Genetic technology promises freedom and self-determination at an even more basic level: freedom from biological necessity. Social domination pales before our domination by the inevitability of birth, illness, aging and death, burdens that genetic technology offers to ameliorate. As for Marx (1848), the goal of this revolution is to move from the realm of necessity to the realm of freedom.

Social domination also builds on a biological foundation. Patriarchy is, in part, based on women’s physical vulnerability, and their special role in reproduction. While industrialization, contraception and the liberal democratic state may have removed the bulk of patriarchy’s weight, genetic technology offers to remove the rest. Similarly, while racism, ageism, heterosexism, and so on may be only 10% biological and 90% social construction, at least the biological factors can be made a matter of choice by genetic and biological technology.

Justice and a Better Society

While the biological factors in most forms of inequality are probably slight, genetic technology does promise to create a more equal society in a very basic way: by eliminating congenital sources of illness and disability that create the most intractable forms of inequality in society. We can go to great lengths to give the ill and disabled full access to society, but their disabilities place basic limits on how equal their social participation and power can be. Our ability to ameliorate these sources of congenital inequality may even impose obligations on us to do so, at least for those who are cognitively impaired and incompetent.[5] Admittedly, we will probably have surmounted most disabilities through non-genetic technological fixes long before we do so through genetic therapy. But the general principle is that genetic technology promises to make it possible to give all citizens the physical and cognitive abilities for equal participation, and perhaps even to bring about a general enhancement of the abilities essential to empowered citizenship.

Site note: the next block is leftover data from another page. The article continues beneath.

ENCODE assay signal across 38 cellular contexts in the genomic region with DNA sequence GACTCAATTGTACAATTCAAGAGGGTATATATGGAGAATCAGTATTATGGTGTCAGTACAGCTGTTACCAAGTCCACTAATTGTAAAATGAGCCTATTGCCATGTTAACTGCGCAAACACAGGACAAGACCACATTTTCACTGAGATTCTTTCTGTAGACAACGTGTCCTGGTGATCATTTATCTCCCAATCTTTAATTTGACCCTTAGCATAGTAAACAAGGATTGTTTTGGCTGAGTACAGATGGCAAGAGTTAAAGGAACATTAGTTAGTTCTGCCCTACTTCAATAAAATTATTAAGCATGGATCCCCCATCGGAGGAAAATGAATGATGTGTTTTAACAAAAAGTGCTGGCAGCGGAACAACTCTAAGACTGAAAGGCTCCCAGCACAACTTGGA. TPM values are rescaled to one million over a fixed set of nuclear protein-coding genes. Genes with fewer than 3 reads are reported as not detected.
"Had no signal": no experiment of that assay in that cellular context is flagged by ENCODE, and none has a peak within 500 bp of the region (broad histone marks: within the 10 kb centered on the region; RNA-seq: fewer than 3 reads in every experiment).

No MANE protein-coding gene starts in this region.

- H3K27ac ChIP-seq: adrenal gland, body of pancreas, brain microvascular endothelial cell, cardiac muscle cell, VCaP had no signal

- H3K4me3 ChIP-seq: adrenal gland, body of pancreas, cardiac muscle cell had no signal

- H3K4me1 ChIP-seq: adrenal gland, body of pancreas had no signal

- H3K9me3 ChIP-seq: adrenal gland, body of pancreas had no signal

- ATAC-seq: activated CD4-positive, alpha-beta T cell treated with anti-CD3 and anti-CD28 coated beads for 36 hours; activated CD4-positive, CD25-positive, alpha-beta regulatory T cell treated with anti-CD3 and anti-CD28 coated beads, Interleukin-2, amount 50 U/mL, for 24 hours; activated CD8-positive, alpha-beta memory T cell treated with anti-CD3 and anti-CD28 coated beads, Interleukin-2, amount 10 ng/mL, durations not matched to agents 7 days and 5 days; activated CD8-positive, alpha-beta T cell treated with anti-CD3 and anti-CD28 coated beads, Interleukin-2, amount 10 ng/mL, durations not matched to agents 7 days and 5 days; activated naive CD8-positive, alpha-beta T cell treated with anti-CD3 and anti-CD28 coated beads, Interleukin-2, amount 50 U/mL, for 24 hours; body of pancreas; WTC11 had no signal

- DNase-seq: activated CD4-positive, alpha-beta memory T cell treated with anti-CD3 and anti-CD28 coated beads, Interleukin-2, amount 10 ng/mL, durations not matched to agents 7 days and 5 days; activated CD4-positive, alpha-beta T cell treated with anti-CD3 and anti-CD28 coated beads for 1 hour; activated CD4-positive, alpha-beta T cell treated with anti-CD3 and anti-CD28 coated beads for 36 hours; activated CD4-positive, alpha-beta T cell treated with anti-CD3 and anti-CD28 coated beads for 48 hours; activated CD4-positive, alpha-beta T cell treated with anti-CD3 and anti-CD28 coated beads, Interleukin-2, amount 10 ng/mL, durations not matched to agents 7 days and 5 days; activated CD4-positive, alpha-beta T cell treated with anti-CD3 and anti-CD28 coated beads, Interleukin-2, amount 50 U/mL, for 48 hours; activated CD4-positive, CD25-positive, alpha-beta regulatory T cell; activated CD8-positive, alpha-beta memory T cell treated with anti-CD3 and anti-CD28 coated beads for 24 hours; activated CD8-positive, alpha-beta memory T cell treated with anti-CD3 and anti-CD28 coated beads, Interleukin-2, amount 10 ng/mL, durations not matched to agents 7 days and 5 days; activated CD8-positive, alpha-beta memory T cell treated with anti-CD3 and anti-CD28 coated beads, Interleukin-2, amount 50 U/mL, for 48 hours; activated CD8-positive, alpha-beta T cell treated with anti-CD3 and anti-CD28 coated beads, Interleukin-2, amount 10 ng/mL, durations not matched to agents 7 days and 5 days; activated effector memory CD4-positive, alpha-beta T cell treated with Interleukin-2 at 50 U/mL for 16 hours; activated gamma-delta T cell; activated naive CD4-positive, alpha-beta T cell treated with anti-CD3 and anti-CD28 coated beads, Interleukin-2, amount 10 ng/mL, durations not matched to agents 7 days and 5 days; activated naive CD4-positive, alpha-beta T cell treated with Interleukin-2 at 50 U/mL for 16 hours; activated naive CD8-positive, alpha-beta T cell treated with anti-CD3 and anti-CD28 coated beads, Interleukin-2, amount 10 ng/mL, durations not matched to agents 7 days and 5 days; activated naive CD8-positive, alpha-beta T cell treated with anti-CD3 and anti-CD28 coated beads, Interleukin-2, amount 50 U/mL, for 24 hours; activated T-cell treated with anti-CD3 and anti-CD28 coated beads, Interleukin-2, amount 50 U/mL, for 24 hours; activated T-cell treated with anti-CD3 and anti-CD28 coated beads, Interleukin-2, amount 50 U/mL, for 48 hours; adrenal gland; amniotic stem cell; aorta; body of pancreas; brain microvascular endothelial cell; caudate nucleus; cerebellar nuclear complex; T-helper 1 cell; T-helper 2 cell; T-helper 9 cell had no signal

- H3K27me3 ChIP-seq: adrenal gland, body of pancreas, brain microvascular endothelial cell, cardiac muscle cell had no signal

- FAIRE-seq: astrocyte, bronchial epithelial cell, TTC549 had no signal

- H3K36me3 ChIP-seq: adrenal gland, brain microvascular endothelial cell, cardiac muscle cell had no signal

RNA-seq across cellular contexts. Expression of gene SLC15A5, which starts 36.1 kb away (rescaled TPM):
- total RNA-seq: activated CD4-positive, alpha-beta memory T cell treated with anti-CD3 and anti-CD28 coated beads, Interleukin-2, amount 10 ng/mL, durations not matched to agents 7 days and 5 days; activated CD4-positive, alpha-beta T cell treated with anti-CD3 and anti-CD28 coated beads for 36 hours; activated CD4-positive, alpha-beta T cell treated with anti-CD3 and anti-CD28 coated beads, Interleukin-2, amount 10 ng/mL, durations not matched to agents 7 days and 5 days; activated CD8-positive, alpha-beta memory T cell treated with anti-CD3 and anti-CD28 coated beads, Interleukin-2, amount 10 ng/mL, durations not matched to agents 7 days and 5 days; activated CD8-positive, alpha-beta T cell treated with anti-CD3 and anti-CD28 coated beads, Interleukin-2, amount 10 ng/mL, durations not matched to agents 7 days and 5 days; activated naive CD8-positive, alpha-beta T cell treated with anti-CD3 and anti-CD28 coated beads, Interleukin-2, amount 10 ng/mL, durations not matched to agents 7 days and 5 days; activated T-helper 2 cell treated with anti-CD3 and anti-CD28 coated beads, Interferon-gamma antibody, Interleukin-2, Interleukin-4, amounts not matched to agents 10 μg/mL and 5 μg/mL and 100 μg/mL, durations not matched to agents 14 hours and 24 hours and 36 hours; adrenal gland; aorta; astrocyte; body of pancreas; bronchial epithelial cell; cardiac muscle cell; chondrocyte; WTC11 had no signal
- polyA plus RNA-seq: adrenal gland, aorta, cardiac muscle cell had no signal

A Critical Defense

Unlike those libertarians who hold self-determination as a cardinal principle, I adopt more of a social democratic stance, and foresee legitimate limits that we can and should place on these technologies. For instance, some characteristics of society, such as social solidarity and general equality, are so important that they warrant the regulation of these technologies in the furtherance of these goals. Collective interests should also be pursued through active means, such as government subsidies for the research, development and application of genetic technologies.

Nor am I an unquestioning advocate of technological progress. Some technologies are so inscribed with harmful ends that no amount of regulation and social direction can make them worth the risk (Winner, 1986). If I were convinced that genetic technology, like nuclear weapons technology, had no redeeming qualities and only great risks than I would embrace a complete ban.

But the potential benefits of genetic technology far outweighs the potential risks. In short, I advocate a position of critical support, a position which probably reflects the suspicious optimism that most Americans have toward genetic technology[6].

Arguments Against Genetic Technology

There are at least two kinds of criticisms of genetic technology, fundamentalist and non-fundamentalist[7]. The fundamentalist or “bio-Luddite” concerns, such as those of Jeremy Rifkin, I reject fundamentally. On the other hand, I accept the validity of many of the non-fundamental concerns, but see the problems they suggest as soluble. As Proctor (1993) notes, few of these concerns about genetic technology raise new questions for medical ethics. The same questions have been raised by previous medical research and therapy, and those challenges have been met without bans on those technologies.